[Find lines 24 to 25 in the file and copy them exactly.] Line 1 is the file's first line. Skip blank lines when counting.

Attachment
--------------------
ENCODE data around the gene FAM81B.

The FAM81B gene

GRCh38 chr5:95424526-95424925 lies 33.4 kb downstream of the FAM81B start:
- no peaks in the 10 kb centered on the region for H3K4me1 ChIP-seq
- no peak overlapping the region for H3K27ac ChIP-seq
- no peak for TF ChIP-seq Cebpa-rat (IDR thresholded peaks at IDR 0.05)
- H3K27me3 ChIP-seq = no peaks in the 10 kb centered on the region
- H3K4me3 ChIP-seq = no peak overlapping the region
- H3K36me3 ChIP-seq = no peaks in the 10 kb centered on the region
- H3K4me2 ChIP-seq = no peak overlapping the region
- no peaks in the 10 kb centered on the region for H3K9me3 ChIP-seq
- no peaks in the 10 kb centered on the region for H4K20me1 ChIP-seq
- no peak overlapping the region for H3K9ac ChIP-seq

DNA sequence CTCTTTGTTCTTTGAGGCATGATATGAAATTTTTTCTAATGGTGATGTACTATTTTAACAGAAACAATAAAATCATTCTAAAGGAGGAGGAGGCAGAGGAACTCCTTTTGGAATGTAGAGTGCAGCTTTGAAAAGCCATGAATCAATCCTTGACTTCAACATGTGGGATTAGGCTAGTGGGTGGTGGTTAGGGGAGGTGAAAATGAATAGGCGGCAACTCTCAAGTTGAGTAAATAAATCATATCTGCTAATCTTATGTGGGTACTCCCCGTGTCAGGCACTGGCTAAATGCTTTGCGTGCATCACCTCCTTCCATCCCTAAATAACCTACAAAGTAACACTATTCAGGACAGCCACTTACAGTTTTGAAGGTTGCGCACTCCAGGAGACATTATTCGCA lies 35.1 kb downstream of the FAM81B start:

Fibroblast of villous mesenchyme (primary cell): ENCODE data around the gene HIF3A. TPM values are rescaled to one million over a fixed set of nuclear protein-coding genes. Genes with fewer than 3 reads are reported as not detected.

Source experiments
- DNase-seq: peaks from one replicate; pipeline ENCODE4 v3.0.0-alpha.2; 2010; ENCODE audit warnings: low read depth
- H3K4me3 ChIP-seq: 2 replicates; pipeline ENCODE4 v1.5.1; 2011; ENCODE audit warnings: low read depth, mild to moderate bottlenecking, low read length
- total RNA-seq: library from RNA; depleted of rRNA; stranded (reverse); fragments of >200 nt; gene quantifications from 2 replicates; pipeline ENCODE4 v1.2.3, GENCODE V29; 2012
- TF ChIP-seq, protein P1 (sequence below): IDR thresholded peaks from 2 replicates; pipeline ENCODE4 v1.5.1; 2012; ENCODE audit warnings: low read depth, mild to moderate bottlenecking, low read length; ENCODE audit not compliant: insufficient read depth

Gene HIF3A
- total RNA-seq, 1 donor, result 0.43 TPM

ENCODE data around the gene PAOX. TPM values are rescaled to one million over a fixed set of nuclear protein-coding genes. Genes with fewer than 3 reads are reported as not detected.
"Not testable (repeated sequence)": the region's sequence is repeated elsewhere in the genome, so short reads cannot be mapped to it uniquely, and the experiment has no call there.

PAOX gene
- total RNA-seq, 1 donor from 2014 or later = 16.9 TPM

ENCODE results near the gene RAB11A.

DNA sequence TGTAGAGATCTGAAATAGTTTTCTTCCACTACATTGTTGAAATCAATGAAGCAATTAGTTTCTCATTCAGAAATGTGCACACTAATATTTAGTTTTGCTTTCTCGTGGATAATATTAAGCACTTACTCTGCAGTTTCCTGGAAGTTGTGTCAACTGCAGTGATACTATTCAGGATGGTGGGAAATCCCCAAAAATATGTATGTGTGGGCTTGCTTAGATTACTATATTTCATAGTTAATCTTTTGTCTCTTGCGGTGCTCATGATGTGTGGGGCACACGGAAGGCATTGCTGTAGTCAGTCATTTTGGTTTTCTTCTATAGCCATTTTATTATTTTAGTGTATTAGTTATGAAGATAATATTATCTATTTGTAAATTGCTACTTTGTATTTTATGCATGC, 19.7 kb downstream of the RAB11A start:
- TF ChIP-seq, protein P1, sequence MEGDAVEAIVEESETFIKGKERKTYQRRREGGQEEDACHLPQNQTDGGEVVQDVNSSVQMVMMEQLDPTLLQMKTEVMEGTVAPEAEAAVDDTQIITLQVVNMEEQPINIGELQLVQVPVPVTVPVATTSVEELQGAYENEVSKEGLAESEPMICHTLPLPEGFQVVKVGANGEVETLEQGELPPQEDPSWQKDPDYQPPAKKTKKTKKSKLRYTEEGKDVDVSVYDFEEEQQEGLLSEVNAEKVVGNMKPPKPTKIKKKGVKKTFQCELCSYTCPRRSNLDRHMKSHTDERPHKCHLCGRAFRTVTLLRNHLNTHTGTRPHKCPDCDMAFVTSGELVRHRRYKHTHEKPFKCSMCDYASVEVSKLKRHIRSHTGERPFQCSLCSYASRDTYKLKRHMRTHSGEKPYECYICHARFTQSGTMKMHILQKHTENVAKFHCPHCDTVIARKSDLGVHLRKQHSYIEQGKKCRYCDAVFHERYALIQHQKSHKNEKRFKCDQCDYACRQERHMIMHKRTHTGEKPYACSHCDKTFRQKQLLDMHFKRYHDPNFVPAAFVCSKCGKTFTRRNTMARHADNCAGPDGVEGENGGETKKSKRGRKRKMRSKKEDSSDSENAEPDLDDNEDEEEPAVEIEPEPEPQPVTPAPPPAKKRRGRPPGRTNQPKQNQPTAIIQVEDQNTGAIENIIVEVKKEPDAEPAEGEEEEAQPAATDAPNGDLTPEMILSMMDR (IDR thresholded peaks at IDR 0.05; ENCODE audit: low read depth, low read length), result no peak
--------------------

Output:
"Not testable (repeated sequence)": the region's sequence is repeated elsewhere in the genome, so short reads cannot be mapped to it uniquely, and the experiment has no call there.

PAOX gene